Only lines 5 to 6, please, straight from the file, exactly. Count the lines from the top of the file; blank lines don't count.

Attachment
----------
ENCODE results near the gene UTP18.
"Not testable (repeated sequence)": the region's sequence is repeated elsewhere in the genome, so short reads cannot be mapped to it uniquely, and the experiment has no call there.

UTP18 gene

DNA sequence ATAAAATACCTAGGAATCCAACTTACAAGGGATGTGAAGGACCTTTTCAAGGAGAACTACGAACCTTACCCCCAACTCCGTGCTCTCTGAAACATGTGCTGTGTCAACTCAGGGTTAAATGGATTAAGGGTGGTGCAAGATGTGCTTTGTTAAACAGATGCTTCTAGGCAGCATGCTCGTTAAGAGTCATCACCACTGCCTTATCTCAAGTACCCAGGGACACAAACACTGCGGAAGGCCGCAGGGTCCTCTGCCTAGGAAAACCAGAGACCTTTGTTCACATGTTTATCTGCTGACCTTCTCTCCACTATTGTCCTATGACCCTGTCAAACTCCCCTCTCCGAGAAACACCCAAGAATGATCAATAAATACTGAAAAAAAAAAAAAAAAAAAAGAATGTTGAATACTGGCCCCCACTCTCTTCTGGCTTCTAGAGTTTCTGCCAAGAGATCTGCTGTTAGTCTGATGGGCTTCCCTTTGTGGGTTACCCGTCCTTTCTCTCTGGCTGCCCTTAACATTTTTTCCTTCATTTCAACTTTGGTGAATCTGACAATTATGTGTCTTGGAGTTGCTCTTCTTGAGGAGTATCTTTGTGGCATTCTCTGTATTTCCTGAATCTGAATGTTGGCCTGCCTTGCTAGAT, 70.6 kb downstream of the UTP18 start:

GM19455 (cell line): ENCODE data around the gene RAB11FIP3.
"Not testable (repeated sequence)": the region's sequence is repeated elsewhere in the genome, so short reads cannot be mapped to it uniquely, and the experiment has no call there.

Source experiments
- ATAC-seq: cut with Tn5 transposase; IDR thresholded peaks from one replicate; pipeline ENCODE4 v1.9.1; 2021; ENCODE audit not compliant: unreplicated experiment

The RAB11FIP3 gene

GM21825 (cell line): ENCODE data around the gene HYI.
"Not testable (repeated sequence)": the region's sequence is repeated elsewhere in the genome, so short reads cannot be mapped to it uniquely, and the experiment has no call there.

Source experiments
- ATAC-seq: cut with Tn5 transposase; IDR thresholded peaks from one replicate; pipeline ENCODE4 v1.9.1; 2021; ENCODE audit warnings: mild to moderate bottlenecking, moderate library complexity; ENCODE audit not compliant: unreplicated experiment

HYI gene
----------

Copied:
GM19455 (cell line): ENCODE data around the gene RAB11FIP3.
"Not testable (repeated sequence)": the region's sequence is repeated elsewhere in the genome, so short reads cannot be mapped to it uniquely, and the experiment has no call there.